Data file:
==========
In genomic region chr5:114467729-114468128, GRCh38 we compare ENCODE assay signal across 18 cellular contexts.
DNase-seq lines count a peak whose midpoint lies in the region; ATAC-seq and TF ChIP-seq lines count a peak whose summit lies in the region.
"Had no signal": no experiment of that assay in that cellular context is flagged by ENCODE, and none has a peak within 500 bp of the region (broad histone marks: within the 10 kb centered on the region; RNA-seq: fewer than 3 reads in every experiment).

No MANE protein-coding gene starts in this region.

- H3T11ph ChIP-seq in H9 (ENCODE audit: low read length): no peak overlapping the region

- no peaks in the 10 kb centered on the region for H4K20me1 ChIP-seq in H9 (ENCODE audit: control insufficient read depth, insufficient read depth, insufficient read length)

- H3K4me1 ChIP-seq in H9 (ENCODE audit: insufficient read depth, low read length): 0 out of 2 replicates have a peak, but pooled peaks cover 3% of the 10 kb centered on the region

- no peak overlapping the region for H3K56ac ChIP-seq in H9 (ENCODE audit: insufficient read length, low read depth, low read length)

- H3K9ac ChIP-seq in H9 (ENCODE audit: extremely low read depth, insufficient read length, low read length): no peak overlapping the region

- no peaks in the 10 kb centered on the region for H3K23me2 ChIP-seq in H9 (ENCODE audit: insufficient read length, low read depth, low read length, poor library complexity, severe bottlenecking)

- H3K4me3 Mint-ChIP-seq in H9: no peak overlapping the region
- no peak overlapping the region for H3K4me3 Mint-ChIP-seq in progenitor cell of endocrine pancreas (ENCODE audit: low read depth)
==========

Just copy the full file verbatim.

In genomic region chr5:114467729-114468128, GRCh38 we compare ENCODE assay signal across 18 cellular contexts.
DNase-seq lines count a peak whose midpoint lies in the region; ATAC-seq and TF ChIP-seq lines count a peak whose summit lies in the region.
"Had no signal": no experiment of that assay in that cellular context is flagged by ENCODE, and none has a peak within 500 bp of the region (broad histone marks: within the 10 kb centered on the region; RNA-seq: fewer than 3 reads in every experiment).

No MANE protein-coding gene starts in this region.

- H3T11ph ChIP-seq in H9 (ENCODE audit: low read length): no peak overlapping the region

- no peaks in the 10 kb centered on the region for H4K20me1 ChIP-seq in H9 (ENCODE audit: control insufficient read depth, insufficient read depth, insufficient read length)

- H3K4me1 ChIP-seq in H9 (ENCODE audit: insufficient read depth, low read length): 0 out of 2 replicates have a peak, but pooled peaks cover 3% of the 10 kb centered on the region

- no peak overlapping the region for H3K56ac ChIP-seq in H9 (ENCODE audit: insufficient read length, low read depth, low read length)

- H3K9ac ChIP-seq in H9 (ENCODE audit: extremely low read depth, insufficient read length, low read length): no peak overlapping the region

- no peaks in the 10 kb centered on the region for H3K23me2 ChIP-seq in H9 (ENCODE audit: insufficient read length, low read depth, low read length, poor library complexity, severe bottlenecking)

- H3K4me3 Mint-ChIP-seq in H9: no peak overlapping the region
- no peak overlapping the region for H3K4me3 Mint-ChIP-seq in progenitor cell of endocrine pancreas (ENCODE audit: low read depth)